Pieter Burman’s edition of the works of Ovid (1713, with many later versions) was the dominant edition of Ovid until the early nineteenth century. It was a variorum edition based on the text of the great Dutch poet and classical scholar Nicolaas Heinsius the Elder (1652) with notes in Latin by various scholars, especially the German humanist Jacob Micyllus
Burman’s preface begins with this charming bit of rueful indignation:
“If I ever began a piece of work quickly and eagerly, it was certainly this edition of Ovid. At the same time, I cannot conceal the fact that in the process of completing it so many tedious annoyances arose for me that I cursed my plan of editing Ovid in the first place a thousand times, and I regretted naively trusting men who did nothing but delay and had no concern but their own financial profit.”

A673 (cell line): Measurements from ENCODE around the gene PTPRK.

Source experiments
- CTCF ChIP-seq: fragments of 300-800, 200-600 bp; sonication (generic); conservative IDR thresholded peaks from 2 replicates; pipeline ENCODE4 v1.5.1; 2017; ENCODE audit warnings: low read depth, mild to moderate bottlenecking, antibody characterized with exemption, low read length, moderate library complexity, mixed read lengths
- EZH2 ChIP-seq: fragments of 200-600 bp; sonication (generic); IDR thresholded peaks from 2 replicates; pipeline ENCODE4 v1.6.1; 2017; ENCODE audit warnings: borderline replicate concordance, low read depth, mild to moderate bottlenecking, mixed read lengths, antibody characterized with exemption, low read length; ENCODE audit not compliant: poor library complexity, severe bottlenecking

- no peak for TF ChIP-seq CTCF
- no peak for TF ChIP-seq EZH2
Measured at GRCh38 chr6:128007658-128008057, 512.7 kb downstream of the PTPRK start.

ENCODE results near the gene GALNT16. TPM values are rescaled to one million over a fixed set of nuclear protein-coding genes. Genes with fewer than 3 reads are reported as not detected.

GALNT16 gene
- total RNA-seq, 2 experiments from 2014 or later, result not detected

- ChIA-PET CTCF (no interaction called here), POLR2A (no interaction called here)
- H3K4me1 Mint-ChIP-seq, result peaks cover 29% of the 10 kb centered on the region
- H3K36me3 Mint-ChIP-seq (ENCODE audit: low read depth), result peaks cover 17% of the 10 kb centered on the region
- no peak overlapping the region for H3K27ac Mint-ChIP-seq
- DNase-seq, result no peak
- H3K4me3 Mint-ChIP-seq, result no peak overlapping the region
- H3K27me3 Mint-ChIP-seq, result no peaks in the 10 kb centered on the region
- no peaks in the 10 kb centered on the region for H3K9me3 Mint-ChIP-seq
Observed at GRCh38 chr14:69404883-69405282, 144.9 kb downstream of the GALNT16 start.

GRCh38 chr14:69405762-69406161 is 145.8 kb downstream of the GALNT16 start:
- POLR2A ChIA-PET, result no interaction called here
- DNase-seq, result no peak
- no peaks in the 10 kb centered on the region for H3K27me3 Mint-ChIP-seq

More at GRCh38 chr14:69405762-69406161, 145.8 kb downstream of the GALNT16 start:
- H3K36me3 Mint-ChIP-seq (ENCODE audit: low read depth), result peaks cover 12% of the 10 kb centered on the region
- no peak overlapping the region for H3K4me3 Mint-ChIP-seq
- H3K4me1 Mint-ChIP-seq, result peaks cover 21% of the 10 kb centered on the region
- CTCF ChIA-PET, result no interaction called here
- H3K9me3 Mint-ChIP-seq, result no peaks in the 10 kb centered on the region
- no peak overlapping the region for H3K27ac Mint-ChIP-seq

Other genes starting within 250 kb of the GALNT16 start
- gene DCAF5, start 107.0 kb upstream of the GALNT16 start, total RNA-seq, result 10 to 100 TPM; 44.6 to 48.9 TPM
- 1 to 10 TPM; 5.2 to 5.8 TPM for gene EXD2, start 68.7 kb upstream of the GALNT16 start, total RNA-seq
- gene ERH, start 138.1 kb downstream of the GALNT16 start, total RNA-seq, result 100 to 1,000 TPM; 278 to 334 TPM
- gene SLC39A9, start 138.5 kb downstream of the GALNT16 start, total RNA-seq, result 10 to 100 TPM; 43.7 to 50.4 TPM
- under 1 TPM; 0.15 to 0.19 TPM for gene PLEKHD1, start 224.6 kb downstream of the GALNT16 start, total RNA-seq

Burman’s Latin is just delightful, and I recommend this edition to those who want to understand Ovid’s Latin in Latin, that is, by reading explanatory notes in Latin:
Burman, Pieter. Publii Ovidii Nasonis Opera omnia, vol. 1. (Amsterdam: R. & J. Wetstenios & G. Smith, 1727) unpaginated preface.